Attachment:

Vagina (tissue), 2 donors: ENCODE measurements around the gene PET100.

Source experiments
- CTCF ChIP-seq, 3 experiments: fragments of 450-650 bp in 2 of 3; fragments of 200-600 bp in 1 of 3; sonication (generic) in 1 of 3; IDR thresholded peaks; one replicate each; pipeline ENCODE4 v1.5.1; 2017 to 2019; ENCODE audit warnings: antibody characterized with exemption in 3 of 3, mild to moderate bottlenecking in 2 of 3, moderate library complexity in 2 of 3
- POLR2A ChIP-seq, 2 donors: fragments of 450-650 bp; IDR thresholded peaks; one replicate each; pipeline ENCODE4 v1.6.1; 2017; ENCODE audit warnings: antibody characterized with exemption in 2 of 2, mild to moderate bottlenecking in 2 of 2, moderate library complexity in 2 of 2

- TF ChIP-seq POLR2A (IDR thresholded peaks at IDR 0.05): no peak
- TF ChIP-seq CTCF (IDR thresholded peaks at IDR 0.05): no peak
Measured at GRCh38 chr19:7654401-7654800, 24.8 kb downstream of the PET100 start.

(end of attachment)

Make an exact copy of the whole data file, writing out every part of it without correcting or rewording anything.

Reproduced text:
Vagina (tissue), 2 donors: ENCODE measurements around the gene PET100.

Source experiments
- CTCF ChIP-seq, 3 experiments: fragments of 450-650 bp in 2 of 3; fragments of 200-600 bp in 1 of 3; sonication (generic) in 1 of 3; IDR thresholded peaks; one replicate each; pipeline ENCODE4 v1.5.1; 2017 to 2019; ENCODE audit warnings: antibody characterized with exemption in 3 of 3, mild to moderate bottlenecking in 2 of 3, moderate library complexity in 2 of 3
- POLR2A ChIP-seq, 2 donors: fragments of 450-650 bp; IDR thresholded peaks; one replicate each; pipeline ENCODE4 v1.6.1; 2017; ENCODE audit warnings: antibody characterized with exemption in 2 of 2, mild to moderate bottlenecking in 2 of 2, moderate library complexity in 2 of 2

- TF ChIP-seq POLR2A (IDR thresholded peaks at IDR 0.05): no peak
- TF ChIP-seq CTCF (IDR thresholded peaks at IDR 0.05): no peak
Measured at GRCh38 chr19:7654401-7654800, 24.8 kb downstream of the PET100 start.